The internet is just getting started

Some people claim that we’ve reached peak internet, that it changed the world but now we’re finding a new equilibrium.

They’re wrong.

We’re still in Chapter 1 of this story. There are folks drafting Chapter 2. And somewhere out there some kids are dreaming up Chapter 3.

Complement with look to the liminal, how reading fiction can make your thinking more flexible, and how to make sense of the future.


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Glimpse of a future San Francisco Bay Area ravaged by inequality

"The hill below his apartment building descended straight into downtown San Francisco, where towering skyscrapers were packed together like travelers in a Tokyo subway. Lights were just starting to flicker to life. The last rays of the setting sun made the Bay Bridge appear to glow from within. On the other side of the water, the Slums smoldered behind the derelict cranes of the Port of Oakland.

The bourbon painted a fiery line down his throat, and a strong sense of déjà vu saturated his consciousness.

Graham’s first assignments had been in Mexico, Brazil, and Bolivia. He had actually shuttled between them for a few years before someone further up the Agency food chain had seen fit to shift him over to postings in sub-Saharan Africa and then Southeast Asia. But his virgin destination as a rookie agent had been Mexico City. He had plied the fraught waters of the VIP cocktail circuit, schmoozed with up-and-comers in La Condesa, and slowly but surely mapped out the intricate web of narco influence and corruption within the federal government.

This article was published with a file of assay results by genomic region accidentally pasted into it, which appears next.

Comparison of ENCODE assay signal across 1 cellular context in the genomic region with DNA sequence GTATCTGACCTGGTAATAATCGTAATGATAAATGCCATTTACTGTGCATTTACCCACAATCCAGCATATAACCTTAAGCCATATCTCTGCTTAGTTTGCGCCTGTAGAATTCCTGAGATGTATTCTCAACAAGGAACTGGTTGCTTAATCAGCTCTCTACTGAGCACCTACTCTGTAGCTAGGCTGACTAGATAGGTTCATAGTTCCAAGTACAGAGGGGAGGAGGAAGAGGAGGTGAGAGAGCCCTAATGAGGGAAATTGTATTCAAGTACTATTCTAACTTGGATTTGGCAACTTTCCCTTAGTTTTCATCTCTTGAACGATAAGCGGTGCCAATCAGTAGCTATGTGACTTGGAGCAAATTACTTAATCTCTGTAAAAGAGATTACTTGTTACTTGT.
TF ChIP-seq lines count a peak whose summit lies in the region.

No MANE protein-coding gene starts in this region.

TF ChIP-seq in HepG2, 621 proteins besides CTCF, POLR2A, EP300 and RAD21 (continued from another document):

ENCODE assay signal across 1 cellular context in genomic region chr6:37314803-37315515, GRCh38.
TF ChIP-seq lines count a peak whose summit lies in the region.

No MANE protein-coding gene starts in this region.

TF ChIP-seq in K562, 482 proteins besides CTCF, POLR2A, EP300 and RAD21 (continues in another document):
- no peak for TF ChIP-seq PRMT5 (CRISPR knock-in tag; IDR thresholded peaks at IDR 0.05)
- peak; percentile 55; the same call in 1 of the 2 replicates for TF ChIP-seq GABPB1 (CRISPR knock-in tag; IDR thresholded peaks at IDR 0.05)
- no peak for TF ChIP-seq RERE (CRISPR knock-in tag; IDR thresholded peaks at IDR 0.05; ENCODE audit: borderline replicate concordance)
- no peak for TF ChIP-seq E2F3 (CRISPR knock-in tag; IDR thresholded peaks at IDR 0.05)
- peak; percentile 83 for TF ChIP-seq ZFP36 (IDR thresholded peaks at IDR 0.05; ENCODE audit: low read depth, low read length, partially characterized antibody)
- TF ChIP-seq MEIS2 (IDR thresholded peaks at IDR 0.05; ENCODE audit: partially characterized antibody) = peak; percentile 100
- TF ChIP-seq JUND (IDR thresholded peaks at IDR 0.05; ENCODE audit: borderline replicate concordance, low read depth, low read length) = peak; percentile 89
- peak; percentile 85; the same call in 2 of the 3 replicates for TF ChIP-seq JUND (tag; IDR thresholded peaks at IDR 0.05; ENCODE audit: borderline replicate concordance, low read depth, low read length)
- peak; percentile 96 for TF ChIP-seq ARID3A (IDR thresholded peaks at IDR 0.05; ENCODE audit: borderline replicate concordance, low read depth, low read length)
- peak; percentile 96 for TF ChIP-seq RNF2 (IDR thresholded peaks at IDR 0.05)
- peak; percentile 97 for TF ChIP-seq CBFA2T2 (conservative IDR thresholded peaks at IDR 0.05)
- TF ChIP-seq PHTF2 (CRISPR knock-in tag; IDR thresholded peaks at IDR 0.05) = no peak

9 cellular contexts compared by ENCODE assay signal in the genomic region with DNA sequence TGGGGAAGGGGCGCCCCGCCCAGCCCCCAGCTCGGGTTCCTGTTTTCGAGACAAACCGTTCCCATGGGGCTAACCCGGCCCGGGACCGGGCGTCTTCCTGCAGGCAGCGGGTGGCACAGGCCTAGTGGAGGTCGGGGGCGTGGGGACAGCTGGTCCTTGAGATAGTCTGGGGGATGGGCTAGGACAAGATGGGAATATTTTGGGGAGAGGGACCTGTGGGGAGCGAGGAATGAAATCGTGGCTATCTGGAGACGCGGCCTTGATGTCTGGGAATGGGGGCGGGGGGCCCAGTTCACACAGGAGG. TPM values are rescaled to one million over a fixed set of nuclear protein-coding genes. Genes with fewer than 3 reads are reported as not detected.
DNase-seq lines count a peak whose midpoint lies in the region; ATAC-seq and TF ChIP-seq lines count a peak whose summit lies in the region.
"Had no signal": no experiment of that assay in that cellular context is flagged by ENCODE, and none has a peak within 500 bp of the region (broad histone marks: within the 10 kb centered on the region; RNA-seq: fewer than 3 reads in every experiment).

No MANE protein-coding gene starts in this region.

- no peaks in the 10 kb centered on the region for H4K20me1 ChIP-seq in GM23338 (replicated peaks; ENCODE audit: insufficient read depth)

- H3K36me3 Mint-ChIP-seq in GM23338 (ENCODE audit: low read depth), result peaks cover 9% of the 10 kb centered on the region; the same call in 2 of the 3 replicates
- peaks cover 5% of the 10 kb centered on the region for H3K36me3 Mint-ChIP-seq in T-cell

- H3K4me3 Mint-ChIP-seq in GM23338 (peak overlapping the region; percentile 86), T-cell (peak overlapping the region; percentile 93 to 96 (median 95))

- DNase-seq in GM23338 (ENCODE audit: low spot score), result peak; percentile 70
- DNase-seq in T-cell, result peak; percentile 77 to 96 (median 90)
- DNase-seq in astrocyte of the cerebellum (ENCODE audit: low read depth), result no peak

Upon arriving in Mexico City, Graham had expected he would suffer from bouts of homesickness or cultural disorientation. But those feelings had never materialized. He had immediately caught the rhythm of the place and established a comfortable routine. It was only when he came back stateside that things got weird.

Graham came from a long line of proud civil servants and military officers. He grew up in a middle-class neighborhood in northern Virginia where he played Little League baseball, went to summer camp, and couldn’t get enough of Call of Duty. His friends in town were in pretty much the same boat. That wasn’t to say he was sheltered. His parents dragged him on various road trips to DC, New York, and even Los Angeles. In college, he went to New Orleans for Mardi Gras, and road-tripped around the country to camp in various national parks with his roommate.

Obviously, there was poverty, sometimes quite severe, in the different American states and cities he visited. But it just seemed like the way it was. Some people had money, and some struggled. A wealthy family meant easier and additional opportunities. If you didn’t speak fluent English or if you didn’t have much of an education, it would be a lot tougher. But if you worked hard enough and got lucky, you could fight your way up the ladder, and eventually retire in the Virginia countryside.